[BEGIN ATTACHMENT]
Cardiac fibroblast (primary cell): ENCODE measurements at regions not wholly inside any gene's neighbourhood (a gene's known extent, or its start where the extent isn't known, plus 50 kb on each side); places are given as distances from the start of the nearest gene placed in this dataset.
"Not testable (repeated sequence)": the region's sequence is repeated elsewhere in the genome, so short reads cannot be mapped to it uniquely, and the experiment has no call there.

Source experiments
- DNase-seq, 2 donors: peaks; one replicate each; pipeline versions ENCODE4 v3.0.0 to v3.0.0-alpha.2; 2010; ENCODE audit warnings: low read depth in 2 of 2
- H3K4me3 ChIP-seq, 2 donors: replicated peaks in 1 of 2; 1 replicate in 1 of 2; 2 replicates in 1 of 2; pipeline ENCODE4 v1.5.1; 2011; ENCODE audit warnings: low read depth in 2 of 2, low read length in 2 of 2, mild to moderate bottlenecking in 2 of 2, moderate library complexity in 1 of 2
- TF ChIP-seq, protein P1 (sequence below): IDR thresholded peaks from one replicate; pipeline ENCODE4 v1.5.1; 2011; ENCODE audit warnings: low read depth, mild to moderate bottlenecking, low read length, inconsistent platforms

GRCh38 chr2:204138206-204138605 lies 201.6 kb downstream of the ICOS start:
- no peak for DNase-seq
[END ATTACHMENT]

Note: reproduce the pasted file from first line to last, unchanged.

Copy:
Cardiac fibroblast (primary cell): ENCODE measurements at regions not wholly inside any gene's neighbourhood (a gene's known extent, or its start where the extent isn't known, plus 50 kb on each side); places are given as distances from the start of the nearest gene placed in this dataset.
"Not testable (repeated sequence)": the region's sequence is repeated elsewhere in the genome, so short reads cannot be mapped to it uniquely, and the experiment has no call there.

Source experiments
- DNase-seq, 2 donors: peaks; one replicate each; pipeline versions ENCODE4 v3.0.0 to v3.0.0-alpha.2; 2010; ENCODE audit warnings: low read depth in 2 of 2
- H3K4me3 ChIP-seq, 2 donors: replicated peaks in 1 of 2; 1 replicate in 1 of 2; 2 replicates in 1 of 2; pipeline ENCODE4 v1.5.1; 2011; ENCODE audit warnings: low read depth in 2 of 2, low read length in 2 of 2, mild to moderate bottlenecking in 2 of 2, moderate library complexity in 1 of 2
- TF ChIP-seq, protein P1 (sequence below): IDR thresholded peaks from one replicate; pipeline ENCODE4 v1.5.1; 2011; ENCODE audit warnings: low read depth, mild to moderate bottlenecking, low read length, inconsistent platforms

GRCh38 chr2:204138206-204138605 lies 201.6 kb downstream of the ICOS start:
- no peak for DNase-seq